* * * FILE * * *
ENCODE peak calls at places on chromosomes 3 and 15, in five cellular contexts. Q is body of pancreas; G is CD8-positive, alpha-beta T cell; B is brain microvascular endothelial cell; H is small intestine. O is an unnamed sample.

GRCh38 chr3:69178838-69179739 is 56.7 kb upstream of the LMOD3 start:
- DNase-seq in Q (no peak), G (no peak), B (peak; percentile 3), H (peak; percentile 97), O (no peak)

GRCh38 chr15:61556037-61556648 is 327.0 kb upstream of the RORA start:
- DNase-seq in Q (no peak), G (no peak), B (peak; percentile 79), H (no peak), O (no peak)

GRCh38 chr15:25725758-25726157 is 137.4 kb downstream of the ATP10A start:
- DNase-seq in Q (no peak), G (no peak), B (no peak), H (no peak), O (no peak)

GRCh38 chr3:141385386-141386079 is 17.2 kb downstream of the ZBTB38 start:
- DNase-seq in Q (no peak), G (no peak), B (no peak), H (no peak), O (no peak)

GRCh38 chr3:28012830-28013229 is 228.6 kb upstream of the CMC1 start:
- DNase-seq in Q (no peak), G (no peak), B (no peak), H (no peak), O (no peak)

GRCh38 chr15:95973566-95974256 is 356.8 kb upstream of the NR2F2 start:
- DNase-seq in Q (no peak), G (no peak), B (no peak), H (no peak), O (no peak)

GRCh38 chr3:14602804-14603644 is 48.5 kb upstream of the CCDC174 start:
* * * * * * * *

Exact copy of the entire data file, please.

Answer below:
ENCODE peak calls at places on chromosomes 3 and 15, in five cellular contexts. Q is body of pancreas; G is CD8-positive, alpha-beta T cell; B is brain microvascular endothelial cell; H is small intestine. O is an unnamed sample.

GRCh38 chr3:69178838-69179739 is 56.7 kb upstream of the LMOD3 start:
- DNase-seq in Q (no peak), G (no peak), B (peak; percentile 3), H (peak; percentile 97), O (no peak)

GRCh38 chr15:61556037-61556648 is 327.0 kb upstream of the RORA start:
- DNase-seq in Q (no peak), G (no peak), B (peak; percentile 79), H (no peak), O (no peak)

GRCh38 chr15:25725758-25726157 is 137.4 kb downstream of the ATP10A start:
- DNase-seq in Q (no peak), G (no peak), B (no peak), H (no peak), O (no peak)

GRCh38 chr3:141385386-141386079 is 17.2 kb downstream of the ZBTB38 start:
- DNase-seq in Q (no peak), G (no peak), B (no peak), H (no peak), O (no peak)

GRCh38 chr3:28012830-28013229 is 228.6 kb upstream of the CMC1 start:
- DNase-seq in Q (no peak), G (no peak), B (no peak), H (no peak), O (no peak)

GRCh38 chr15:95973566-95974256 is 356.8 kb upstream of the NR2F2 start:
- DNase-seq in Q (no peak), G (no peak), B (no peak), H (no peak), O (no peak)

GRCh38 chr3:14602804-14603644 is 48.5 kb upstream of the CCDC174 start: